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William Hamilton Gibson
This eBook from the Gutenberg Project consists of approximately 313 pages of information about Camp Life in the Woods and the Tricks of Trapping and Trap Making.

For a box of the size we have given, a length of about twenty-eight inches will be found to answer.  Before making the hoop, however, its hinges should be ready for it.  Two screw eyes, or staples of bent wire should be driven into the bottom of the box between the two walls, one in the exact middle of each side.  The iron wire should now be bent so as to fit round and settle into the space between the boxes, letting each end rest [Page 82] over the screws in the bottom.  It will be found that there will be enough surplus wire on each end to form into a loop with the pincers.  These loops should be passed through the screws or rings already inserted, and then pinched together; the hinge will thus be made, and will appear as at (c).  If properly done, they should allow the hoop to pass freely from one end of the box to the other, and settle easily between the partitions.  If this hinge should prove too complicated for our young readers, they may resort to another method, which, although not so durable, will answer very well.  In this case the wire will only need to reach to the exact middle of the long sides.  No surplus being necessary, a length of twenty-six inches will be exactly right.  On each end a short loop of tough Indian twine should be tied.  By now fastening these loops to the bottom of the box with tacks, in the place of screws, it will form a hinge which will answer the purpose of the more complicated one.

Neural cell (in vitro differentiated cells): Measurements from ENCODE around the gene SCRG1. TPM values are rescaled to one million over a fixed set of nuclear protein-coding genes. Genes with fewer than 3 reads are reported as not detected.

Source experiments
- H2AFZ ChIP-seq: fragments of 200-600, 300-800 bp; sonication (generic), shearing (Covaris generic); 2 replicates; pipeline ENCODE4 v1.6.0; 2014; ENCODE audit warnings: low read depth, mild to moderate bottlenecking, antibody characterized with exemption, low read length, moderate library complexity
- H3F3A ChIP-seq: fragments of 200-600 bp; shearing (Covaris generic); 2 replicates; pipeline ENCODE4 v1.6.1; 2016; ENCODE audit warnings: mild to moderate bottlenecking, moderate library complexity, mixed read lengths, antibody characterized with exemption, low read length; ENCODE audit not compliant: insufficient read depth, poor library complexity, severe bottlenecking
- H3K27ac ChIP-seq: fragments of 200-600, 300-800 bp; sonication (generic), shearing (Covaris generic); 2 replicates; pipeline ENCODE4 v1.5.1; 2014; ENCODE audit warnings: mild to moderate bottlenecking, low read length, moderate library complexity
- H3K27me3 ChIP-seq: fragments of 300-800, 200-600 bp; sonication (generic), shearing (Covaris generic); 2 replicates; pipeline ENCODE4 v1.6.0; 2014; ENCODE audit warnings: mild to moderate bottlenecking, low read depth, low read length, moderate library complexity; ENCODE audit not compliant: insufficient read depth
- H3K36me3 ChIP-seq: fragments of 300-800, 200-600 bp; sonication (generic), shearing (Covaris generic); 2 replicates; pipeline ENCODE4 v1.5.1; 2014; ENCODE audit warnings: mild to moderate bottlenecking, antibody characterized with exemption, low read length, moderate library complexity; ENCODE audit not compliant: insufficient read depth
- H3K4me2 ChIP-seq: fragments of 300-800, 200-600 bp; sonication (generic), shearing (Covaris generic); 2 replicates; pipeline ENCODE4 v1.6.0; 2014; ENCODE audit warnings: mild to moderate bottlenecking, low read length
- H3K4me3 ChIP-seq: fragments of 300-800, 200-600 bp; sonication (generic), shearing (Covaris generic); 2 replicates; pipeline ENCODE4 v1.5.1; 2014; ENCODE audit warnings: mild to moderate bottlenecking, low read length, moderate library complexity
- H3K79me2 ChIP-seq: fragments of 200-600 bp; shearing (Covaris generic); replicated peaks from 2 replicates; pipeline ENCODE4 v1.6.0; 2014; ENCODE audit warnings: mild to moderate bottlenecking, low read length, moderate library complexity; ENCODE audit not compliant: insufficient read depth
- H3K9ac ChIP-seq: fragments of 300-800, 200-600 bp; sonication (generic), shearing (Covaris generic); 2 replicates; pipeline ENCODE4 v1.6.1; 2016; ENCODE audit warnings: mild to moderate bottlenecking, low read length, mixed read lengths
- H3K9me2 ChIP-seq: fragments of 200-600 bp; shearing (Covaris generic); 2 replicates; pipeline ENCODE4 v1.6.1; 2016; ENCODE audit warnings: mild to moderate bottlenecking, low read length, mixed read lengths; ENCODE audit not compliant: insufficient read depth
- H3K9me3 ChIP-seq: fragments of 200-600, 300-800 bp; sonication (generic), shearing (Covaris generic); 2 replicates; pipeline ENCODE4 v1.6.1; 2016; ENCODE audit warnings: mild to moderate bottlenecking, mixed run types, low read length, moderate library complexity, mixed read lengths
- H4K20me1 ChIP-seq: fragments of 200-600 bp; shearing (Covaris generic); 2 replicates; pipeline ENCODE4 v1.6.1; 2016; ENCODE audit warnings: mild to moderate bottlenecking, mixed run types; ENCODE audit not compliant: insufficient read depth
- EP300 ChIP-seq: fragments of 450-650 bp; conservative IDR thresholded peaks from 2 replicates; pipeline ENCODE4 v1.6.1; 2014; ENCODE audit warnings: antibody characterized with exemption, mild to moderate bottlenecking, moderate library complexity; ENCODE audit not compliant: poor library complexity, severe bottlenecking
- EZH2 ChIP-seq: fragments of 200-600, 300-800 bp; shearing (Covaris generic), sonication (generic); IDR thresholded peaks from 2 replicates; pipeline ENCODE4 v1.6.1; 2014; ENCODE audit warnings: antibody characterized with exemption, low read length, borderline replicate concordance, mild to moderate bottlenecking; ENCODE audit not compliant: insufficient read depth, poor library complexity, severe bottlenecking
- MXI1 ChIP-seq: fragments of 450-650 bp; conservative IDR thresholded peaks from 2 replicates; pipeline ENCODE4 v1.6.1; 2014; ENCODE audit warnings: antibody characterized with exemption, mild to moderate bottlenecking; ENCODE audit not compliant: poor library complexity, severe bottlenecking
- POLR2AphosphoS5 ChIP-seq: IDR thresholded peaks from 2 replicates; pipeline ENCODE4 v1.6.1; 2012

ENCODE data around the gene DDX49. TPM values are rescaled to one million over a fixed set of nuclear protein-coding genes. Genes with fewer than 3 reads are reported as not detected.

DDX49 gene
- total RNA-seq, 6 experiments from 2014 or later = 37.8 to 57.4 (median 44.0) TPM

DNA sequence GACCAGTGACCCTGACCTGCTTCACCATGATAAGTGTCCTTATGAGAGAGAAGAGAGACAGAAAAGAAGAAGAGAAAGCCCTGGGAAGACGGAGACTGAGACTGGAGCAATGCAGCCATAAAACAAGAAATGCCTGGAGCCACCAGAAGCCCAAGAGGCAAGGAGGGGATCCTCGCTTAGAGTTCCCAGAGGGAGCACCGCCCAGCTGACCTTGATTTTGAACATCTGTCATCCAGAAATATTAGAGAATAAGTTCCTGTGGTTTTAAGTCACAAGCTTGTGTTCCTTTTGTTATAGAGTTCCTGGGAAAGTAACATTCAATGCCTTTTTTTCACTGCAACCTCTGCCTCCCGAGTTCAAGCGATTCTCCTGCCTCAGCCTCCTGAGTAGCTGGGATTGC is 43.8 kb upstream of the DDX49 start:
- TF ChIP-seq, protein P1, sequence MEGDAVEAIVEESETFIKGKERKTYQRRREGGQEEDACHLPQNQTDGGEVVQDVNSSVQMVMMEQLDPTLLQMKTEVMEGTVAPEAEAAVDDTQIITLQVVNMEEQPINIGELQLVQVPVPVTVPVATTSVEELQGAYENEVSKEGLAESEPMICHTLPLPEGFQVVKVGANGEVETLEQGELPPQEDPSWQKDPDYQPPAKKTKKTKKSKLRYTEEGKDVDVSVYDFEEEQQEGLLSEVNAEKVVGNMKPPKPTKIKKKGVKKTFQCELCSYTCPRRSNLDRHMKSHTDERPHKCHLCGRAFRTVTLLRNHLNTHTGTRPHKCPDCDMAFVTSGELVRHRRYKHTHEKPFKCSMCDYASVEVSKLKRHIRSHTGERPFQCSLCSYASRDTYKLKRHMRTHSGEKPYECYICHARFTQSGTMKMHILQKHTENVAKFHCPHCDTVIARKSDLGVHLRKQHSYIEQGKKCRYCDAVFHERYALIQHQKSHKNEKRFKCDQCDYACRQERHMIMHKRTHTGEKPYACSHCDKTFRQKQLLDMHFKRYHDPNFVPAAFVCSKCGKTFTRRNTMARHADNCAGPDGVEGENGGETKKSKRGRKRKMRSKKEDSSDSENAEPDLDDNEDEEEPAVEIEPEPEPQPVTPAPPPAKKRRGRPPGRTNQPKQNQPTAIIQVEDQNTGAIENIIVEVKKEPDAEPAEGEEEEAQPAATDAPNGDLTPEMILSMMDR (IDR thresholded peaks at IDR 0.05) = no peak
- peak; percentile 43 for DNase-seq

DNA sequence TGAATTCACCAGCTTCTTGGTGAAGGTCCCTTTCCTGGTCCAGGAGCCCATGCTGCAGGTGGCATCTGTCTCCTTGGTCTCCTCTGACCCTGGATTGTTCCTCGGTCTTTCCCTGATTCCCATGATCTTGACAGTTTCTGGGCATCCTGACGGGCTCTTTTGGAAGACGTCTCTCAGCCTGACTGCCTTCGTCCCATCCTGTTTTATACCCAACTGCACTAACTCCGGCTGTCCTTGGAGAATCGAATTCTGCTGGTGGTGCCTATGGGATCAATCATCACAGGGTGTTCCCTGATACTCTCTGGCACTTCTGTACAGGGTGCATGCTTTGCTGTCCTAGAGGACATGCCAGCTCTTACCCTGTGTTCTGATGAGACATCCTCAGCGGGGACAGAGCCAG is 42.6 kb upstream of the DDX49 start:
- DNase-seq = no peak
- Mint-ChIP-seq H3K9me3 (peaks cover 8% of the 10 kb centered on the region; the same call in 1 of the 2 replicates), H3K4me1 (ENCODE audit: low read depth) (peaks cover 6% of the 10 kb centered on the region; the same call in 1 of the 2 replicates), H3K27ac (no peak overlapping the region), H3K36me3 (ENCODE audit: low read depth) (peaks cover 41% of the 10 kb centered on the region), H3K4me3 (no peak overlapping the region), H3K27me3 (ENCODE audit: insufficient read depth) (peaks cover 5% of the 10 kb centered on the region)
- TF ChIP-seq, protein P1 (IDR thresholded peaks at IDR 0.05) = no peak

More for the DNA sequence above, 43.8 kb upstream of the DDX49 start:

[Illustration]

The netting should consist of common mosquito gauze, or, if this cannot be had, any thin cloth may be substituted.  It should be sewed fast to the iron wire, from hinge to hinge, and then, with the hoops resting in its groove, the netting should be drawn over the platform, and tacked to the bottom of the groove, on its remaining half.  It should rest loosely over the platform to allow plenty of space for the bird.

But one more addition, and the trap is finished.  We have mentioned the use of elastics in other varieties:  they are of equal use here, and should be attached to the hoop as seen at (a) in the section drawing, the remaining ends being fastened to the bottom of the groove, as there indicated.  These elastics should be placed on both sides, and stretched to such a tension as will draw the hoop quickly from one side to the other.

It will now be easy to set the trap.  Draw the hoop back to the opposite end, tucking the netting into the groove; lower the spindle over it, resting it between the two little plugs, and securing its end beneath the catch on the platform.  If the bait, [Page 83] consisting of bread-crumbs, berries, insects, or the like, be now sprinkled on the platform, the trap is ready for its feathered victim.  It will easily be seen that the slightest weight on either side of this poised platform will throw the catch from the end of the spindle, and release the hoop and the platform in an instant is covered by the net, capturing whatever unlucky little bird may have chanced to jump upon it.  This is a very pretty little trap, and will well repay the trouble of making it.

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